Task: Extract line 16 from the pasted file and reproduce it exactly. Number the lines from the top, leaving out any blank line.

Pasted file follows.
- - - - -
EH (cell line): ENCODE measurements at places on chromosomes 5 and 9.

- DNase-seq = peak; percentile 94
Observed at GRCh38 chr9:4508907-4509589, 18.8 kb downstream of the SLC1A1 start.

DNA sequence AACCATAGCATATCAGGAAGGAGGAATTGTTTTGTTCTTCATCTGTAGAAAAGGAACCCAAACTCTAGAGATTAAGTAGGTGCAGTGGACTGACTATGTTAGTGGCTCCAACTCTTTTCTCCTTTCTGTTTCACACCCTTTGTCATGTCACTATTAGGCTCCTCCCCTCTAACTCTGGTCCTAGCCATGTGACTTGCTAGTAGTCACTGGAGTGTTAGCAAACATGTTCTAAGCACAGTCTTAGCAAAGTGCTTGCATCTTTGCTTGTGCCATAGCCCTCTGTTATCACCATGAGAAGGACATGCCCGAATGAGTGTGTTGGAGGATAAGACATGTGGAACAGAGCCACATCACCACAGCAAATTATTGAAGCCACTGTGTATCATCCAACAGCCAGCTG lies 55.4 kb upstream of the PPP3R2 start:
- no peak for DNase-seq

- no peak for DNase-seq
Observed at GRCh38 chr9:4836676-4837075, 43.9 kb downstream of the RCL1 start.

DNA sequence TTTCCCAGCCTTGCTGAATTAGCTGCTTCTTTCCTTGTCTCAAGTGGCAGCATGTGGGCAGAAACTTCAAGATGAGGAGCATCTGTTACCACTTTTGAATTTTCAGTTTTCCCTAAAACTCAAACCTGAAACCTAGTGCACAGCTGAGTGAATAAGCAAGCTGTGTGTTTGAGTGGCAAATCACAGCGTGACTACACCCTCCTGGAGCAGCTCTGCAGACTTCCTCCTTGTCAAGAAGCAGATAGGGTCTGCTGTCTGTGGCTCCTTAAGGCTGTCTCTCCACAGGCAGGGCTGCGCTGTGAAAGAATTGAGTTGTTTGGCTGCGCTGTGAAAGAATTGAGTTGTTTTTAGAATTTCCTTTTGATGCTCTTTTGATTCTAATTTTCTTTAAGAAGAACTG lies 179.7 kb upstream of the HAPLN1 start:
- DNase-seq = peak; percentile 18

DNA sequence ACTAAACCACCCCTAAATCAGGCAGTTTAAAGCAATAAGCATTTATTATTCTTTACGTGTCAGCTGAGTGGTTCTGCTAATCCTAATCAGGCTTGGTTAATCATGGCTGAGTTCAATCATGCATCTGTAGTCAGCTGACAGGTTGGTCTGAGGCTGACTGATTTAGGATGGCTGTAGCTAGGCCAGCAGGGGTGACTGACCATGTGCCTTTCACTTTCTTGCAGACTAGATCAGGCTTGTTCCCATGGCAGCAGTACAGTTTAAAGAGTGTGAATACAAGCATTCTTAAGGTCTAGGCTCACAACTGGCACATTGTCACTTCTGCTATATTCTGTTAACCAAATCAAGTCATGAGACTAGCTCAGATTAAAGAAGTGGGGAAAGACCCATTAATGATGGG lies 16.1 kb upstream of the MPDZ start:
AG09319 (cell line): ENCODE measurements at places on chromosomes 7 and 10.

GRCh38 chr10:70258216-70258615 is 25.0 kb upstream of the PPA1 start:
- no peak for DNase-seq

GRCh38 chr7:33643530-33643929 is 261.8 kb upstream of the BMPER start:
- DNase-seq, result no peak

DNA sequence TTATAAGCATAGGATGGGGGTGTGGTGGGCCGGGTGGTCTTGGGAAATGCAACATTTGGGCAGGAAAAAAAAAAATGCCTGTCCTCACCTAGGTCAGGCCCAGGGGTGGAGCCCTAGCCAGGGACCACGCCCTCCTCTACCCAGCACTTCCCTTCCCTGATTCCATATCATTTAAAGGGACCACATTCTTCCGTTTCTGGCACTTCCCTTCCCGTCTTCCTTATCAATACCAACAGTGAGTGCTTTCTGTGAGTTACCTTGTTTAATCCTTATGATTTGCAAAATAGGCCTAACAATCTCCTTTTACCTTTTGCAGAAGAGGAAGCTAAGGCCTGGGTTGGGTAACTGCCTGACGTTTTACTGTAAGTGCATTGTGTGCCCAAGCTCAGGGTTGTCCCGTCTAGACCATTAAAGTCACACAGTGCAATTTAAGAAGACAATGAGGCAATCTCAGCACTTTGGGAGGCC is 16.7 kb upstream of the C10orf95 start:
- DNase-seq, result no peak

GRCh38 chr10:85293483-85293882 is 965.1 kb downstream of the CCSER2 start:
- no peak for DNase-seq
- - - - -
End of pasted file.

DNA sequence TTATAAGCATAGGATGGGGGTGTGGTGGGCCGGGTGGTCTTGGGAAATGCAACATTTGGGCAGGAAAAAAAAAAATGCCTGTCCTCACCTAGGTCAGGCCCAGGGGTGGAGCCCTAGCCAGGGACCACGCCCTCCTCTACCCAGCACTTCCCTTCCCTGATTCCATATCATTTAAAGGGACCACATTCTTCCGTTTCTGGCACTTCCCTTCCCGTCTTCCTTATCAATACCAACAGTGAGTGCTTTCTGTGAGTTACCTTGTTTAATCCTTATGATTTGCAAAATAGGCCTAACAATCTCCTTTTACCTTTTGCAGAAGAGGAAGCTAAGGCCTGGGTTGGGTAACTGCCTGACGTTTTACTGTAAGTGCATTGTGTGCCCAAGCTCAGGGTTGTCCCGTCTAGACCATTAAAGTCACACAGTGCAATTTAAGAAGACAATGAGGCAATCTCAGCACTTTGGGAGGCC is 16.7 kb upstream of the C10orf95 start: